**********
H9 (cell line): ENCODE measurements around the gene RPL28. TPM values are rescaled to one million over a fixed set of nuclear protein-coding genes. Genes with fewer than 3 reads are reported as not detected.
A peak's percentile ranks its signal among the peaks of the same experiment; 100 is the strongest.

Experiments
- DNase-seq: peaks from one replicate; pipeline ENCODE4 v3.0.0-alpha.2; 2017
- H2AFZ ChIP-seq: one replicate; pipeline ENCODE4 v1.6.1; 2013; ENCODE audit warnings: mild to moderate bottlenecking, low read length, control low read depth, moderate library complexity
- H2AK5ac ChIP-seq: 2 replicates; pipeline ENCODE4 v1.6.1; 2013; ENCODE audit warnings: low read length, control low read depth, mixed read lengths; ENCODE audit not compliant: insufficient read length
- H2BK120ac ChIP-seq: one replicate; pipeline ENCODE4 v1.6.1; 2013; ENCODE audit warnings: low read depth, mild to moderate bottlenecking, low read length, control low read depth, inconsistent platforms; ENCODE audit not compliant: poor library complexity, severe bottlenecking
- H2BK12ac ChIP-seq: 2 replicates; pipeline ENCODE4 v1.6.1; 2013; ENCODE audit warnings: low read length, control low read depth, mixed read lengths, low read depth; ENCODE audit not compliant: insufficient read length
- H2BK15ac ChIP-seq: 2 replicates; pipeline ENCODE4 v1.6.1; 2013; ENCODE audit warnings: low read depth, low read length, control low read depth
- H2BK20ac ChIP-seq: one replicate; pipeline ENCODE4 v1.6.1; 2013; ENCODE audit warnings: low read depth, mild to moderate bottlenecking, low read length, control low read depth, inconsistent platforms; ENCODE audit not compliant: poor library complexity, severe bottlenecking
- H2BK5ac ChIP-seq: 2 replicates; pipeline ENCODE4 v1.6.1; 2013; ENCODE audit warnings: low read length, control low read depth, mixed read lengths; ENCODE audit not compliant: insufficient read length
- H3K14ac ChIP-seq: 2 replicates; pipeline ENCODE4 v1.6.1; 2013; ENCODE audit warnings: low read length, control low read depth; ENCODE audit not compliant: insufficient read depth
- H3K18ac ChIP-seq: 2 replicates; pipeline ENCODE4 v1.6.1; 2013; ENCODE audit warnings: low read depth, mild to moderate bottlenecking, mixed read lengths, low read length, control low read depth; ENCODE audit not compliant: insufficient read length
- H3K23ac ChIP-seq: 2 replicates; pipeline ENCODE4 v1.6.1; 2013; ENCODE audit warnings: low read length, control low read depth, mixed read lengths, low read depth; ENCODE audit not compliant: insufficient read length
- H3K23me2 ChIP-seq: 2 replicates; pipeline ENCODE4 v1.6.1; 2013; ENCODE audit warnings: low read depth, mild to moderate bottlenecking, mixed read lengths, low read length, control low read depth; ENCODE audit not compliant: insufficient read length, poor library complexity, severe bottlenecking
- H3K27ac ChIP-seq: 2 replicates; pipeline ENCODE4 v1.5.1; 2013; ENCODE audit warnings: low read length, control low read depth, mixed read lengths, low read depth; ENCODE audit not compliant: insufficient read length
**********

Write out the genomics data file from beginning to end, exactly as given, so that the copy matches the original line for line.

H9 (cell line): ENCODE measurements around the gene RPL28. TPM values are rescaled to one million over a fixed set of nuclear protein-coding genes. Genes with fewer than 3 reads are reported as not detected.
A peak's percentile ranks its signal among the peaks of the same experiment; 100 is the strongest.

Experiments
- DNase-seq: peaks from one replicate; pipeline ENCODE4 v3.0.0-alpha.2; 2017
- H2AFZ ChIP-seq: one replicate; pipeline ENCODE4 v1.6.1; 2013; ENCODE audit warnings: mild to moderate bottlenecking, low read length, control low read depth, moderate library complexity
- H2AK5ac ChIP-seq: 2 replicates; pipeline ENCODE4 v1.6.1; 2013; ENCODE audit warnings: low read length, control low read depth, mixed read lengths; ENCODE audit not compliant: insufficient read length
- H2BK120ac ChIP-seq: one replicate; pipeline ENCODE4 v1.6.1; 2013; ENCODE audit warnings: low read depth, mild to moderate bottlenecking, low read length, control low read depth, inconsistent platforms; ENCODE audit not compliant: poor library complexity, severe bottlenecking
- H2BK12ac ChIP-seq: 2 replicates; pipeline ENCODE4 v1.6.1; 2013; ENCODE audit warnings: low read length, control low read depth, mixed read lengths, low read depth; ENCODE audit not compliant: insufficient read length
- H2BK15ac ChIP-seq: 2 replicates; pipeline ENCODE4 v1.6.1; 2013; ENCODE audit warnings: low read depth, low read length, control low read depth
- H2BK20ac ChIP-seq: one replicate; pipeline ENCODE4 v1.6.1; 2013; ENCODE audit warnings: low read depth, mild to moderate bottlenecking, low read length, control low read depth, inconsistent platforms; ENCODE audit not compliant: poor library complexity, severe bottlenecking
- H2BK5ac ChIP-seq: 2 replicates; pipeline ENCODE4 v1.6.1; 2013; ENCODE audit warnings: low read length, control low read depth, mixed read lengths; ENCODE audit not compliant: insufficient read length
- H3K14ac ChIP-seq: 2 replicates; pipeline ENCODE4 v1.6.1; 2013; ENCODE audit warnings: low read length, control low read depth; ENCODE audit not compliant: insufficient read depth
- H3K18ac ChIP-seq: 2 replicates; pipeline ENCODE4 v1.6.1; 2013; ENCODE audit warnings: low read depth, mild to moderate bottlenecking, mixed read lengths, low read length, control low read depth; ENCODE audit not compliant: insufficient read length
- H3K23ac ChIP-seq: 2 replicates; pipeline ENCODE4 v1.6.1; 2013; ENCODE audit warnings: low read length, control low read depth, mixed read lengths, low read depth; ENCODE audit not compliant: insufficient read length
- H3K23me2 ChIP-seq: 2 replicates; pipeline ENCODE4 v1.6.1; 2013; ENCODE audit warnings: low read depth, mild to moderate bottlenecking, mixed read lengths, low read length, control low read depth; ENCODE audit not compliant: insufficient read length, poor library complexity, severe bottlenecking
- H3K27ac ChIP-seq: 2 replicates; pipeline ENCODE4 v1.5.1; 2013; ENCODE audit warnings: low read length, control low read depth, mixed read lengths, low read depth; ENCODE audit not compliant: insufficient read length